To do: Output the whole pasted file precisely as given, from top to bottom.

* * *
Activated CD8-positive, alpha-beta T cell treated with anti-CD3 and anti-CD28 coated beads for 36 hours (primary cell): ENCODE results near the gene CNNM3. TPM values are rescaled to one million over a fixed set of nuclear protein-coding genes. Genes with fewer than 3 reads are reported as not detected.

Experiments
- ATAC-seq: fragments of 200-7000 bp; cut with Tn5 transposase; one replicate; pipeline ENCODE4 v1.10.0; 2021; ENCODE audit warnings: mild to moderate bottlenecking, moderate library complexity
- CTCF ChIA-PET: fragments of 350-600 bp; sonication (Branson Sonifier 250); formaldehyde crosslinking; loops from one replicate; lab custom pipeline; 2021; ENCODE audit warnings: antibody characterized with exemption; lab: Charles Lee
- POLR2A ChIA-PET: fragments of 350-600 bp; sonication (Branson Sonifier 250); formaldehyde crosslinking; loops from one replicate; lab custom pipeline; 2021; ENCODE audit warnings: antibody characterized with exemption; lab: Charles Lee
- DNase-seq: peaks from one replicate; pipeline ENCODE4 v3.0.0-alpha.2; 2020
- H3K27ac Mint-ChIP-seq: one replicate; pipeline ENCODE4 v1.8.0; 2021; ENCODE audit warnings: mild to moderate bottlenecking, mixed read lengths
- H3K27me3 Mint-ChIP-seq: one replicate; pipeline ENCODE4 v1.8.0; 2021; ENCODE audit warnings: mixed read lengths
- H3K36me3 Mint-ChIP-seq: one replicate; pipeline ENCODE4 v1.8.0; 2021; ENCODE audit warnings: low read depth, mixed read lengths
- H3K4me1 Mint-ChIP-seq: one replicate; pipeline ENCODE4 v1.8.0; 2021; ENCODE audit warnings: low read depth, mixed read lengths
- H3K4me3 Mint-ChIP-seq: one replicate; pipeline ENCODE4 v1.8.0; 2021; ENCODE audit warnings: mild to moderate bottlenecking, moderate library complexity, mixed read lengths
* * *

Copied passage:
Activated CD8-positive, alpha-beta T cell treated with anti-CD3 and anti-CD28 coated beads for 36 hours (primary cell): ENCODE results near the gene CNNM3. TPM values are rescaled to one million over a fixed set of nuclear protein-coding genes. Genes with fewer than 3 reads are reported as not detected.

Experiments
- ATAC-seq: fragments of 200-7000 bp; cut with Tn5 transposase; one replicate; pipeline ENCODE4 v1.10.0; 2021; ENCODE audit warnings: mild to moderate bottlenecking, moderate library complexity
- CTCF ChIA-PET: fragments of 350-600 bp; sonication (Branson Sonifier 250); formaldehyde crosslinking; loops from one replicate; lab custom pipeline; 2021; ENCODE audit warnings: antibody characterized with exemption; lab: Charles Lee
- POLR2A ChIA-PET: fragments of 350-600 bp; sonication (Branson Sonifier 250); formaldehyde crosslinking; loops from one replicate; lab custom pipeline; 2021; ENCODE audit warnings: antibody characterized with exemption; lab: Charles Lee
- DNase-seq: peaks from one replicate; pipeline ENCODE4 v3.0.0-alpha.2; 2020
- H3K27ac Mint-ChIP-seq: one replicate; pipeline ENCODE4 v1.8.0; 2021; ENCODE audit warnings: mild to moderate bottlenecking, mixed read lengths
- H3K27me3 Mint-ChIP-seq: one replicate; pipeline ENCODE4 v1.8.0; 2021; ENCODE audit warnings: mixed read lengths
- H3K36me3 Mint-ChIP-seq: one replicate; pipeline ENCODE4 v1.8.0; 2021; ENCODE audit warnings: low read depth, mixed read lengths
- H3K4me1 Mint-ChIP-seq: one replicate; pipeline ENCODE4 v1.8.0; 2021; ENCODE audit warnings: low read depth, mixed read lengths
- H3K4me3 Mint-ChIP-seq: one replicate; pipeline ENCODE4 v1.8.0; 2021; ENCODE audit warnings: mild to moderate bottlenecking, moderate library complexity, mixed read lengths